Review Blog

Mar 18 2009

Angel Boy by Bernard Ashley

cover image

Francis Lincoln, 2008.
(Ages 9+) Bernard Ashley is such a giant of children's literature that I had high expectations of Angel Boy, but I was in for a disappointment. This is a short novel that may tick boxes regarding certain criteria but fails in its bid to tackle serious issues for a younger audience.
Leonard Boameh is Ghanaian. Bored during the school holidays he decides to sneak out and go on a day trip to Elmina, a tourist destination these days, but once the location of a fort where slaves were imprisoned before being shipped to America. On his journey he meets some English tourists and tags along when they visit the historic fort. However, Leonard is snatched by a group of street children who imprison him and force him to beg for them. Leonard is terrified and desperate to escape.
The sights and sounds of Ghana do not burst into life and Ashley does little to convey any sense of place. The plot regarding the historic fort is clearly intended to educate children about the plight of the slaves, but is too rushed and the description of the fort could have come from a tourist brochure - I felt no connection with slaves torn from their families and facing probable death on the slave ships.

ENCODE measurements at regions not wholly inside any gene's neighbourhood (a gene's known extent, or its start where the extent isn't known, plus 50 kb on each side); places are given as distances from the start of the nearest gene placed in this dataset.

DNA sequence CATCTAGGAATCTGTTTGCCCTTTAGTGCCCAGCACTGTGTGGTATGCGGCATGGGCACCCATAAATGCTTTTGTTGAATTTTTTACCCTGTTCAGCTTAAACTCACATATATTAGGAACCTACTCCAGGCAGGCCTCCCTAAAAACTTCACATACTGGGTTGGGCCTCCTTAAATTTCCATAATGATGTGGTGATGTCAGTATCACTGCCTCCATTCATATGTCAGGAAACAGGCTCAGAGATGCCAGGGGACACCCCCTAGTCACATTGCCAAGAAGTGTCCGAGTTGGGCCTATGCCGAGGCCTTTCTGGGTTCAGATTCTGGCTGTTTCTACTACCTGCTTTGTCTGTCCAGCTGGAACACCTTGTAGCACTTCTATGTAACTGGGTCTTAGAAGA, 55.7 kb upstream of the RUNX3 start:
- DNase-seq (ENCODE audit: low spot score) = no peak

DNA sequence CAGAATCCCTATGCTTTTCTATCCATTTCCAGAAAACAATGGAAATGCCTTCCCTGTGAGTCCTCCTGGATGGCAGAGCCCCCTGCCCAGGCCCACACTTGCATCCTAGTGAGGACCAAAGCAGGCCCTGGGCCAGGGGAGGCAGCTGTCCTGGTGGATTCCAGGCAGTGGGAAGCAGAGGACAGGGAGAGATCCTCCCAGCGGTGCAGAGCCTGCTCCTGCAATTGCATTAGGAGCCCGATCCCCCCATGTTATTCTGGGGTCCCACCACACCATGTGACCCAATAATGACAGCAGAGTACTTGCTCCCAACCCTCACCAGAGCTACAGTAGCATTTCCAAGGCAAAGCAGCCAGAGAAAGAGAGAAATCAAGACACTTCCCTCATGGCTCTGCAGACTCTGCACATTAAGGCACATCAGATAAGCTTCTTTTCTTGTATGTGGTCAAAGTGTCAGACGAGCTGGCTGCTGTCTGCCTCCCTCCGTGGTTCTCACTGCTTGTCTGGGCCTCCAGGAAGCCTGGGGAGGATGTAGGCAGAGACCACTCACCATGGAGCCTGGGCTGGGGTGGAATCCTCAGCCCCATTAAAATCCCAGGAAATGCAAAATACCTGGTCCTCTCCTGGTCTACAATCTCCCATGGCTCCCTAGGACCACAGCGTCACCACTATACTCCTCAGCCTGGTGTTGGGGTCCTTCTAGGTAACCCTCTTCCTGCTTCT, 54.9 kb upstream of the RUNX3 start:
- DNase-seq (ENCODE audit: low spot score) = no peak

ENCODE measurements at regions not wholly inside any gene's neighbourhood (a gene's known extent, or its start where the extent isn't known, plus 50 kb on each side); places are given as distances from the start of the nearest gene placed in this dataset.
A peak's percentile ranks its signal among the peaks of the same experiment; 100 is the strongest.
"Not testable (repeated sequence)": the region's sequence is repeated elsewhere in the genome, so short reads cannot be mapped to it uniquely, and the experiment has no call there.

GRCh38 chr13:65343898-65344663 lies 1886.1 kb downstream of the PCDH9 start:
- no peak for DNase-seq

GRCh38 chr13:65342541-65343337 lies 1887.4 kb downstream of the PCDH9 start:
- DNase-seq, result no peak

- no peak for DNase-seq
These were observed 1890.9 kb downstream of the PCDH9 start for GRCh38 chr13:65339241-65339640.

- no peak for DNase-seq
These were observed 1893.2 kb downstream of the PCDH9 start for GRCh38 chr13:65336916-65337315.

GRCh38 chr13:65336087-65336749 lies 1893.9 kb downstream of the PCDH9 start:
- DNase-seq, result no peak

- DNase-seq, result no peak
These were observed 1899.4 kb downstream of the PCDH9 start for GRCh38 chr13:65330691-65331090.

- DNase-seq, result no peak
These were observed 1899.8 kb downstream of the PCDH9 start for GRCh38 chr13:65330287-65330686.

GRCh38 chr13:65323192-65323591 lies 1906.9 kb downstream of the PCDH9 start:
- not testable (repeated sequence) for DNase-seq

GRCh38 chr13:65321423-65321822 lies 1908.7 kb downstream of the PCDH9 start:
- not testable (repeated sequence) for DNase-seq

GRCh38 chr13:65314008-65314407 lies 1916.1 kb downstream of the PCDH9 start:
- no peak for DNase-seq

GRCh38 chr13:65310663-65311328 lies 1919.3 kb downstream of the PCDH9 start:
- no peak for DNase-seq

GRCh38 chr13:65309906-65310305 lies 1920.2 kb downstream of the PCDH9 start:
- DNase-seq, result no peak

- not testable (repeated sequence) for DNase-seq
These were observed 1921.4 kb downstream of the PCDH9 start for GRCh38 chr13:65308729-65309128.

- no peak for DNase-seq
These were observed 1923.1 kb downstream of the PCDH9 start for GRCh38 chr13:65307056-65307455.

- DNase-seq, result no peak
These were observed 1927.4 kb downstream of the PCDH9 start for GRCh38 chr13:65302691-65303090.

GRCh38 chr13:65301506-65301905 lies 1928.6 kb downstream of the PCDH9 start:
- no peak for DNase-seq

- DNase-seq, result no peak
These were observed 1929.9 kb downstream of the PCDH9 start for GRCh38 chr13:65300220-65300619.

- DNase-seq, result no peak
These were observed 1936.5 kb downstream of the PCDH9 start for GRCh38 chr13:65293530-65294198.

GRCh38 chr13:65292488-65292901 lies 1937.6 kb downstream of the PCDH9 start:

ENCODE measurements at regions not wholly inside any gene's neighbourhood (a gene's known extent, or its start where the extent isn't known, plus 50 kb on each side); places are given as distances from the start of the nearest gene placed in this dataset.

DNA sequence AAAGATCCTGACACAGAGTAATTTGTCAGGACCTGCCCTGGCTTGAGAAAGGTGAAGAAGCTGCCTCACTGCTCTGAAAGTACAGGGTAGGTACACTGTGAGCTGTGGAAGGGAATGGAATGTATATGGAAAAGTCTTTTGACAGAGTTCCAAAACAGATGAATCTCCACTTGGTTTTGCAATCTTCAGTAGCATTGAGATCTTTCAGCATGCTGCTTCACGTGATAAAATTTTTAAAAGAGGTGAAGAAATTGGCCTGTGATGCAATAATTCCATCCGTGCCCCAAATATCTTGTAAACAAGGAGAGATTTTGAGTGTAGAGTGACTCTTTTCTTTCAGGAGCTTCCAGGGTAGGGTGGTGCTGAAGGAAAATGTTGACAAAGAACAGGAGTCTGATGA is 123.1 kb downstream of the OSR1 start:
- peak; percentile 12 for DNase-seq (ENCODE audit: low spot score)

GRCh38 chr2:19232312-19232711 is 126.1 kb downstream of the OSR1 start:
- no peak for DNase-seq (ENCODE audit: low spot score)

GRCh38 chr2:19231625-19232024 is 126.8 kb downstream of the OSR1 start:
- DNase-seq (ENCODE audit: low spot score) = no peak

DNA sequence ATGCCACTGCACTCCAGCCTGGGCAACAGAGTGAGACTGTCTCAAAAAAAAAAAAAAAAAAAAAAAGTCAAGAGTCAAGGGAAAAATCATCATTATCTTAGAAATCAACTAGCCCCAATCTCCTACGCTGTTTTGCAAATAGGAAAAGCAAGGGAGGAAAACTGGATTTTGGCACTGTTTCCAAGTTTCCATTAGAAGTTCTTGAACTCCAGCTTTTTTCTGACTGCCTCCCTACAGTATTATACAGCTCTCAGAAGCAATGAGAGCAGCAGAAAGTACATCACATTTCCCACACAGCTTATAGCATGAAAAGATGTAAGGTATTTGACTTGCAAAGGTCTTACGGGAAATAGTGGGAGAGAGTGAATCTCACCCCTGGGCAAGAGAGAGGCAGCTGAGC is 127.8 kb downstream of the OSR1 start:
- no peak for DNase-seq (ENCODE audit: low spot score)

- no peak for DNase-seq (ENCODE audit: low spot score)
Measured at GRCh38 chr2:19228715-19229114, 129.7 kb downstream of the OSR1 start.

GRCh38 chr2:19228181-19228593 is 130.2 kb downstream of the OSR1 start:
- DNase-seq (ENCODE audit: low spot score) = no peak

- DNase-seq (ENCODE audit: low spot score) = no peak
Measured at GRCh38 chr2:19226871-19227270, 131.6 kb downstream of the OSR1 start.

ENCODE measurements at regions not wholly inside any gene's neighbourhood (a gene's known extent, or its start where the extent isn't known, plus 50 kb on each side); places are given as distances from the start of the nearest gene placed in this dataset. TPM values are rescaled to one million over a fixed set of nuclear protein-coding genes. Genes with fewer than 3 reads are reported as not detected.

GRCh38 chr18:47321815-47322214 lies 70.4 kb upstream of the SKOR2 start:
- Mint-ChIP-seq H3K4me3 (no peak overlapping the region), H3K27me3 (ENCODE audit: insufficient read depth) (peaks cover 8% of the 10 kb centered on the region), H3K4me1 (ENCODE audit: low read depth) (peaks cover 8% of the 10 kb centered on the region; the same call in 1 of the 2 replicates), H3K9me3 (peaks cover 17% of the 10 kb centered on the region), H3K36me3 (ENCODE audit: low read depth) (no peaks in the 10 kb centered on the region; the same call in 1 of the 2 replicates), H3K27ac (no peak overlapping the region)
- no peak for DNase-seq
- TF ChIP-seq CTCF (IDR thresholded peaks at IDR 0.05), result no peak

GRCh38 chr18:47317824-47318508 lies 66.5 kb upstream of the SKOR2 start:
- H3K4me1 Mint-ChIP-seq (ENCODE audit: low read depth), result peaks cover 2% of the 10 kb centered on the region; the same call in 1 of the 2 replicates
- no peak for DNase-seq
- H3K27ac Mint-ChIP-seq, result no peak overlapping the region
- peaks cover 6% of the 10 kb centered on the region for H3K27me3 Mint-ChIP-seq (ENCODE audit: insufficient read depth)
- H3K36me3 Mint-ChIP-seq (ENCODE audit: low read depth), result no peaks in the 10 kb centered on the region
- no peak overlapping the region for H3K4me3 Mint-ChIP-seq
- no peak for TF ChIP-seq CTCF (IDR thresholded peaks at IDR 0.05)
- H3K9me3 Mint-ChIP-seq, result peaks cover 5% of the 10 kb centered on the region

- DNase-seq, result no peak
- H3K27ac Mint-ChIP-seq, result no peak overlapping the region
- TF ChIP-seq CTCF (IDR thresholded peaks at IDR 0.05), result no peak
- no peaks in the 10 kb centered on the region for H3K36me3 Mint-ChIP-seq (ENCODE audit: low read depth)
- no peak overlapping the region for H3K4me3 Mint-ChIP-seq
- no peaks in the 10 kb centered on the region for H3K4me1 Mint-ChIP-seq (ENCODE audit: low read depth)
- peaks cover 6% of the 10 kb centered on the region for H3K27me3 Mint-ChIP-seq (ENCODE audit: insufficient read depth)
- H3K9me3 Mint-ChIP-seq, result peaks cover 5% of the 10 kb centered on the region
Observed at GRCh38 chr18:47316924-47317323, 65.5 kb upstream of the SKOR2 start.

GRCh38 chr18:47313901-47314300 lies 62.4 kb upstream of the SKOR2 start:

I felt little empathy for Leonard's predicament either, although he is eventually rescued by his father. Great. Bernard Ashley goes through the motions, but I think children will struggle to connect with this story set in a culture that will be completely new to most and which needs a surer touch to make it come alive.
This is an 'issues' novel which is inappropriate for the intended age group. A novel such as Elizabeth Laird's Garbage King tackles the issue of street children in far greater depth, offering a more rounded picture of their situation - but of course it is aimed at older readers. In Angel Boy the street children are just the bad guys - hardly fair. Ashley also hints at young girls falling victim to predatory men - something which readers may pick up on. So you need to be comfortable about fielding potentially awkward questions too!
Ashley does what he can, but in 100 pages it is not enough. Go back to what you are best at Mr Ashley, writing gritty, fast moving novels - for teenagers!
Claire Larson

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